I want to address something that comes up a lot after I post a video or after I talk about the “lower cost of living in Mexico,” and figured this is a perfect time to address it.
When I talk about having a Home Depot, Walmart, and other familiar chains, I don’t want to mislead anyone by saying that these are cheaper than the US or Canada. In fact, some of the same products will be more expensive in Mexico because they are imported.
When I show you nice rentals in any one town or city, it doesn’t mean all of Mexico is like this.
I only mention this because many people move to Mexico with the idea that their cost of living will be lower. But then they only buy imported goods, rent an expensive place, or only eat out and don’t cook at home.
Then at the end of the month, they spend almost the same as they did back home and are puzzled they didn’t save money.
And I think it’s because many people think you can live in Mexico like a king with very little money. And while yes, you can live better with less money, it doesn’t mean you can’t spend some serious money too. For some of you, it may mean adjusting your lifestyle a bit.
So, how do you save money moving to Mexico?
Rent where the locals rent. From the locals offering the regular rental prices. Don’t move to the expat-saturated cities where rents are high. Instead, look at a few neighboring cities with less going on but will also cost less. For example, instead of living in the trendy neighborhoods of Mexico City like Condesa or Roma, consider Del Valle or Narvarte.
Instead of living in Ajijic, consider living in Chapala or Jocotepec. etc. etc.
There’s nothing wrong with expat cities- if you can afford it and prefer to live there. I think they tend to be amazing for many reasons. They are a softer landing and always have a lot of fun things going on. But that comes with a price.
Another way to save is to shop at the local markets. Buy the local cheese. Buy the local brands. Buy produce from the market vendors directly and see how you start to save. Shop at the mercados whenever your favorite vendors have 2×1 sales or similar.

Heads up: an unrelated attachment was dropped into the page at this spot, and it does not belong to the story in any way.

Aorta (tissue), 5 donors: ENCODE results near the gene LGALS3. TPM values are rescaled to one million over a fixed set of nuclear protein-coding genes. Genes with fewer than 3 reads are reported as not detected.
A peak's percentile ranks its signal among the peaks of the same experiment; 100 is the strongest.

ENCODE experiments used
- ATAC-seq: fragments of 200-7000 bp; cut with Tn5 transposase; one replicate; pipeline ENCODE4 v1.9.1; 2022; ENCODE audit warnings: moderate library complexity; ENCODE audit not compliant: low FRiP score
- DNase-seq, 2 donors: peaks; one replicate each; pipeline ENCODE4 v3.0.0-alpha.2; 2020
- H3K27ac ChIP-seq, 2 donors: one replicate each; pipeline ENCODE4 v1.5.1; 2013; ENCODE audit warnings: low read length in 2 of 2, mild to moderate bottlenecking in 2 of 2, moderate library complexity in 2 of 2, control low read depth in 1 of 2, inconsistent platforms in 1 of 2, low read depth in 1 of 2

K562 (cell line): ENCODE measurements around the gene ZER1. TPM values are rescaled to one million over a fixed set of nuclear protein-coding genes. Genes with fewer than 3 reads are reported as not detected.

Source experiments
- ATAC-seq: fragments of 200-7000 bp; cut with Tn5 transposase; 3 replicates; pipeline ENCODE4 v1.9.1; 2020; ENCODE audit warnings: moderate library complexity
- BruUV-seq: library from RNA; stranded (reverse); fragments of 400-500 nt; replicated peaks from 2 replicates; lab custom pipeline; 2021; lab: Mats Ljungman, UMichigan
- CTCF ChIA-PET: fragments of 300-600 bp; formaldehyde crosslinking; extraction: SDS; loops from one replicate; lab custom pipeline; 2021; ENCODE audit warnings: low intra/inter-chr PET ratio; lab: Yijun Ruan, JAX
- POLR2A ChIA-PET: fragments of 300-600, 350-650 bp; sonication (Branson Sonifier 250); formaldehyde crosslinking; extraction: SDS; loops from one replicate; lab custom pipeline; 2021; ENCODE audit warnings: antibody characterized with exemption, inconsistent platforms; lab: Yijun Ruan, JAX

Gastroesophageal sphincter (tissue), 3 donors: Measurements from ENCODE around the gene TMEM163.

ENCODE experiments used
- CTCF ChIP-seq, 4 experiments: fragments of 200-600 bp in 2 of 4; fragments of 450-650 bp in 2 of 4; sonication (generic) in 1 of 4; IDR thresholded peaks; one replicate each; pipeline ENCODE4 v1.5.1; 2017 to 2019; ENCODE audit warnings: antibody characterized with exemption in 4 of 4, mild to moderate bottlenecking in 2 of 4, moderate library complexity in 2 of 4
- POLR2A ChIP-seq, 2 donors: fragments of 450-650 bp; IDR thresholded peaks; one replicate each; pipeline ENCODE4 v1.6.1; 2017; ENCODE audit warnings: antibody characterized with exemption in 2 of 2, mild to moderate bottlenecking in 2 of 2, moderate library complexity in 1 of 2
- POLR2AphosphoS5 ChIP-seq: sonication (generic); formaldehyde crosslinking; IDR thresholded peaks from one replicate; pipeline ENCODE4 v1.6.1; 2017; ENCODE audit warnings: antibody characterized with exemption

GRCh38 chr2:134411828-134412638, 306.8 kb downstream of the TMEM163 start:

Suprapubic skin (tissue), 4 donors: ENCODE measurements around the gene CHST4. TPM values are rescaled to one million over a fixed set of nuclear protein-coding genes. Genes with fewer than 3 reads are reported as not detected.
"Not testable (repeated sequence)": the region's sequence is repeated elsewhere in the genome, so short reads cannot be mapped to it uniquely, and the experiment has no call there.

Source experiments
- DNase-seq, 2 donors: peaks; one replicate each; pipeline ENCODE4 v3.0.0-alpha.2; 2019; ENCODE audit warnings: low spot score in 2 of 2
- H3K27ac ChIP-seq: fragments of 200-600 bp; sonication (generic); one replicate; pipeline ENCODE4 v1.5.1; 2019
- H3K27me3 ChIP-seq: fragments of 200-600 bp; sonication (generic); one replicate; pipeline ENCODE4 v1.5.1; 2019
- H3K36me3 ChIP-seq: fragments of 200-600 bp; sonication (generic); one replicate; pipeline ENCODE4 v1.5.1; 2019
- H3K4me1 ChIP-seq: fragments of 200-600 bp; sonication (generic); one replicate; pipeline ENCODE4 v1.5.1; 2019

Eat at the local and small fondas. Or eat at the street food vendors- Not the trendiest restaurants. Especially when you’re in an expat or touristy city- the prices of food and services are catered to USD and wealthier Mexicans. This is especially true in the busy parts of town.
Now, if you’re okay with spending the same as you did back home, you’ll also probably get more for your money. Because a lot of people don’t move to México to live frugally. Some people also want a nice life or a new adventure for the same money. And Mexico also offers that. But it comes down to YOUR lifestyle.
Low Cost Of Living in Mexico is Not The Same As The Residency Requirements
I also want you to remember that the income requirements for residency are not 1:1 when I talk about the cost of living in Mexico.
Mexico’s Consulates abroad use a formula currently that considers Mexico’s minimum wage.
The current minimum wage is $172.87 pesos daily, and the formula for Temporary Residency is
- 300 days x minimum wage (172.87) = 51,861 pesos- Amount needed monthly to qualify for Temporary Residency in Mexico
$51,861 Pesos is ~$2593 USD.
So in 2022, $2593 USD is the MINIMUM AMOUNT NEEDED MONTHLY TO QUALIFY FOR Residency in Mexico under financial solvency.
Minimum Wage In Mexico Will Increase by 20% in 2023
HOWEVER- You may have heard that the Mexican government is increasing their minimum wages by 20% next year.
And although most consulates haven’t publicized it, we can almost assume that income requirements for 2023 will also increase since the consulates have historically used a formula that includes minimum wage.
And I say “almost assume” because there is another formula known as the UMA, which some consulates have used in the past and would make the income requirements for residency in Mexico much much lower. But we don’t know or have any reason to think they will implement the UMA next year.
Some consulates in Arizona have already started asking applicants to prove $3,000 USD a month for the last 6 months to obtain a Temporary Residency, which is a $500-$600 dollar increase from 2022.
It’s also very important to remember that every consulate has its own income and other general requirements. And as frustrating as it sometimes seems not to get a centralized way of doing things, it’s a small glimpse into Mexican bureaucracy. Learn this word because you need it “paciencia” (patience).
That is why I recommend you apply for residency as soon as possible. If you qualify today doesn’t mean you’ll qualify next year. And you don’t have to live in Mexico to remain a resident.
As soon as I know of any updates regarding residency or other important information, I will keep you all posted.
But for now, we will all have to wait and see what most consulates do in 2023.